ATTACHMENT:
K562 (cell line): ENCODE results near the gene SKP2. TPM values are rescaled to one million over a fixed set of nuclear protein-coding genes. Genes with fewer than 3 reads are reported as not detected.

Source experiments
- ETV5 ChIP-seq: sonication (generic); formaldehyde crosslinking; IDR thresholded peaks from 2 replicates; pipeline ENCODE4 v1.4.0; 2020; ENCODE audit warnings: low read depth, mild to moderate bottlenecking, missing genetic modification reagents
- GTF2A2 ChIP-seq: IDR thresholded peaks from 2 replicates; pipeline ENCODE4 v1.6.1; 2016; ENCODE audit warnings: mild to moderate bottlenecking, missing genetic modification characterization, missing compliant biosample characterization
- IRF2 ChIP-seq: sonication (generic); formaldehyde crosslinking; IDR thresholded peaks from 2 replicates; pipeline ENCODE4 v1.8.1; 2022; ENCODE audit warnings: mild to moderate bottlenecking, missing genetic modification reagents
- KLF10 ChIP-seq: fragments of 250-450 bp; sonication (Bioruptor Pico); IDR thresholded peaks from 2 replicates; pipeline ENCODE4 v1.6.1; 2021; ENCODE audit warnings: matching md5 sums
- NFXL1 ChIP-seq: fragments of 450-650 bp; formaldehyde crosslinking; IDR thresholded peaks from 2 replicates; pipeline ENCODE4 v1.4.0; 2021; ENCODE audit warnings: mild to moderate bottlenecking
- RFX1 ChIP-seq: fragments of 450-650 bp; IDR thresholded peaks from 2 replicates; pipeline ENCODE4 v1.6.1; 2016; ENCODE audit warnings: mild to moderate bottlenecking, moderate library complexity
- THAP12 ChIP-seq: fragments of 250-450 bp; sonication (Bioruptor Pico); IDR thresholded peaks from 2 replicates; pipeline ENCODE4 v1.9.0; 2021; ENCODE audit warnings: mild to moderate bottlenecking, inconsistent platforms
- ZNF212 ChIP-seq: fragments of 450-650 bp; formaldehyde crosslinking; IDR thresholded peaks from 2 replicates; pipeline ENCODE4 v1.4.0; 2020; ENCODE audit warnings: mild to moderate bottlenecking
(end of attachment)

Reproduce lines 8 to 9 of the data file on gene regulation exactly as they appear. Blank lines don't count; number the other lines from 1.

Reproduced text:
- RFX1 ChIP-seq: fragments of 450-650 bp; IDR thresholded peaks from 2 replicates; pipeline ENCODE4 v1.6.1; 2016; ENCODE audit warnings: mild to moderate bottlenecking, moderate library complexity
- THAP12 ChIP-seq: fragments of 250-450 bp; sonication (Bioruptor Pico); IDR thresholded peaks from 2 replicates; pipeline ENCODE4 v1.9.0; 2021; ENCODE audit warnings: mild to moderate bottlenecking, inconsistent platforms